As a fishing guide, a journalist and advocate being on the water, especially fishing, is one of the most rewarding parts of the gig. Many times that means getting a photo of a happy angler with a fish.
Here’s the rub. The grip and grin, hero shot is great for the angler, but even when it is done right is not great for the fish and when done wrong can be deadly. I’ve done it and it bothers me, a lot. Sure, I am careful when I set up those shots but I’ve always worried about it. Of course I want the client to have a memento but not at the sacrifice of my business partner the fish.
Enter Keepemwet Fishing. Bryan Huskey and the team are promoting responsible handling, photographing, and releasing fish in the future. And they are doing it the right way.
This is from the website:
ETHOS: WE BELIEVE THAT AS WE LEARN MORE WE HAVE AN OBLIGATION TO EVOLVE OUR MINDSET AND PRACTICES
Thanks to advances in science, we now have a better understanding of the impacts that handling can have on the long-term health of fish. We believe that anglers have the responsibility to apply this knowledge to their fish handling practices and should strive to minimize the impacts on the fish they release.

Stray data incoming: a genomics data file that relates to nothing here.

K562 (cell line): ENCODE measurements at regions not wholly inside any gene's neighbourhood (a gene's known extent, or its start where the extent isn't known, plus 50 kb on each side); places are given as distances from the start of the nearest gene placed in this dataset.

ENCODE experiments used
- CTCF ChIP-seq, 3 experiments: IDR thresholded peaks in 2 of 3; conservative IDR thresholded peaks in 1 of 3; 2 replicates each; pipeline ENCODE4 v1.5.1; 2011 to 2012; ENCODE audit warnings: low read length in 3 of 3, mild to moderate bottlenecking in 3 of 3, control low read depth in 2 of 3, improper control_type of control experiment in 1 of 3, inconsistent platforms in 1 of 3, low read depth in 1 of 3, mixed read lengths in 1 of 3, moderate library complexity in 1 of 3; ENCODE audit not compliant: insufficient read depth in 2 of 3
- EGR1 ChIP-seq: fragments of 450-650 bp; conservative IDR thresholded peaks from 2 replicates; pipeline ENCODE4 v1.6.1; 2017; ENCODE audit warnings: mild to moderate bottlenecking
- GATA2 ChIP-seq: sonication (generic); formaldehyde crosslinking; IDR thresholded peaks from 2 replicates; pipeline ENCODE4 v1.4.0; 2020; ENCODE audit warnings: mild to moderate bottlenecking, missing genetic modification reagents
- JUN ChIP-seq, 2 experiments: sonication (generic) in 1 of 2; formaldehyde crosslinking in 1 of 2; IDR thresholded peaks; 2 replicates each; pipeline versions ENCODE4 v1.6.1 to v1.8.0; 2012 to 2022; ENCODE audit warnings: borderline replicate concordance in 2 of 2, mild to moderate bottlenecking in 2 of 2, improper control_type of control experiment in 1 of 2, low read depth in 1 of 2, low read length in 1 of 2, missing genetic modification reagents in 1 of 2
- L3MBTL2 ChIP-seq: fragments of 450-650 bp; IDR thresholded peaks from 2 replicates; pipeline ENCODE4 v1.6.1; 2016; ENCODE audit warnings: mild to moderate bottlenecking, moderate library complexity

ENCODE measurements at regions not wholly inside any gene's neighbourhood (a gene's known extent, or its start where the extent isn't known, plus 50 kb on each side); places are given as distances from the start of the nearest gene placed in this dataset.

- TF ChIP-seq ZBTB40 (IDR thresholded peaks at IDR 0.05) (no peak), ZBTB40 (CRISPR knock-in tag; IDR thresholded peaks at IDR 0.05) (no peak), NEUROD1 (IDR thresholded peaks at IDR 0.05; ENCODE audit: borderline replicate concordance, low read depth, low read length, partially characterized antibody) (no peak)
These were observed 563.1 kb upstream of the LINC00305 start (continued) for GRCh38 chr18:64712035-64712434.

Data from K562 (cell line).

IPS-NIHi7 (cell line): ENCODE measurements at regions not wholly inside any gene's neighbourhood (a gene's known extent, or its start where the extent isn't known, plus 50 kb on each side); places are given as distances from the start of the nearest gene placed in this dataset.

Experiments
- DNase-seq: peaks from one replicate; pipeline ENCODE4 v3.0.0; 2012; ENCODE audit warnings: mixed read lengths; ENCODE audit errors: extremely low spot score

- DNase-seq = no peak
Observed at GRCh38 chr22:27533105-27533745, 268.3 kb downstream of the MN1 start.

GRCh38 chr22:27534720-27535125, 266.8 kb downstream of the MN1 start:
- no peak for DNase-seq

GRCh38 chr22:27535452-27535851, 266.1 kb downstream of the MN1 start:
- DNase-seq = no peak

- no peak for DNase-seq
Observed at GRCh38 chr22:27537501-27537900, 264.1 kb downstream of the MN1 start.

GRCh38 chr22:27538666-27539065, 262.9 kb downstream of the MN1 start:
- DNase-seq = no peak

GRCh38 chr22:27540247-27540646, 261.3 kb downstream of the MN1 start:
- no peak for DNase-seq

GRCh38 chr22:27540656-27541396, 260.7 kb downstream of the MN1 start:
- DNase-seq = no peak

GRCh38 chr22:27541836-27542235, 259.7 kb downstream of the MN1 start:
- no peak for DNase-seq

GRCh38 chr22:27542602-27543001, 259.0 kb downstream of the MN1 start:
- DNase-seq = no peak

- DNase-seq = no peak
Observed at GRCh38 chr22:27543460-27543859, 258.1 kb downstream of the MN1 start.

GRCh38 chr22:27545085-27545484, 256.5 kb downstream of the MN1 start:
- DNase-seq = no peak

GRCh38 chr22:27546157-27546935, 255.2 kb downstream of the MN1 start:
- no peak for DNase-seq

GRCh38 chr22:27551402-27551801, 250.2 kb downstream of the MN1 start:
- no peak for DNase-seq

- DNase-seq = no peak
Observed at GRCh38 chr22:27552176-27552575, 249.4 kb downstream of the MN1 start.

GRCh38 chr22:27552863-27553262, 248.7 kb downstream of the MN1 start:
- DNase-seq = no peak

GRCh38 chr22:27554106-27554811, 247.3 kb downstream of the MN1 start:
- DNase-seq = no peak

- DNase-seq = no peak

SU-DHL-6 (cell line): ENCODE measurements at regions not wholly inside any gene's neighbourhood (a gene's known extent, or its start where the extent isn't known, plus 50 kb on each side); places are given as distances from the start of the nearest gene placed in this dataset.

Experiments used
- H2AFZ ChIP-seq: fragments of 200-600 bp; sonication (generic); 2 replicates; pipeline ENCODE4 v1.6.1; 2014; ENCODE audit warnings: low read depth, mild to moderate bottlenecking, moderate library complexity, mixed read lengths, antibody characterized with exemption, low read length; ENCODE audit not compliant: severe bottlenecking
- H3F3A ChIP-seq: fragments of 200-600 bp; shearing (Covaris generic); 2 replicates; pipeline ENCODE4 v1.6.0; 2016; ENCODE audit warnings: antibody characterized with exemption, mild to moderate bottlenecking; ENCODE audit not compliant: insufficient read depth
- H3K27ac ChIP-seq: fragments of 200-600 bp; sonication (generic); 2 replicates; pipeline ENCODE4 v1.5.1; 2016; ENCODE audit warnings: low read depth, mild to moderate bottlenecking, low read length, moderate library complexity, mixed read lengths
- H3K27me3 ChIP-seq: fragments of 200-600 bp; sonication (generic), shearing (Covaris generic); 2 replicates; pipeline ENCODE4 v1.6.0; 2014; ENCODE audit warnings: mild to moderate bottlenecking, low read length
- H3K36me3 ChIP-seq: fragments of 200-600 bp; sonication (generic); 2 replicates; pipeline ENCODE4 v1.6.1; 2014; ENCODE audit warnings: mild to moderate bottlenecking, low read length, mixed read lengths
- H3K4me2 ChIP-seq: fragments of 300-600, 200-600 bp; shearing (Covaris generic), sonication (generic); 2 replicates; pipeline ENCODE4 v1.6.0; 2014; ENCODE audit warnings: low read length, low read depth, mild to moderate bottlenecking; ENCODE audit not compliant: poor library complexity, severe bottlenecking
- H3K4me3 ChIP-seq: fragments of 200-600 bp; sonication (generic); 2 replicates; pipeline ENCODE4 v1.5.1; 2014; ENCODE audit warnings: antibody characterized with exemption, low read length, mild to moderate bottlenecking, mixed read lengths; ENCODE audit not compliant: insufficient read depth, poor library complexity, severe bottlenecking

Keepemwet Fishing doesn’t believe in casting stones. Instead, we believe in mindfulness and positive progress. We know that we have all been guilty of mishandling fish in the past and recognize that we will likely err in the future, despite our best intentions. Rather than tearing down others for their missteps, we hope to promote this awareness so anglers are better equipped to properly handle, photograph, and release fish in the future.
We encourage our supporters to share this approach, to lead by example, and to serve as positive influences for other anglers.
There is also a link to Andy Danylchuk’s piece The Release – Fundamentals of fish and the path to responsible angling in Patagonia’s blog The Cleanest Line. Andy is a good friend and his experience and research on this subject is excellent. Again, give it a read.
If you are a recreational angler you should care about the resource. Spending a few minutes learning how to be a good steward is part of the program.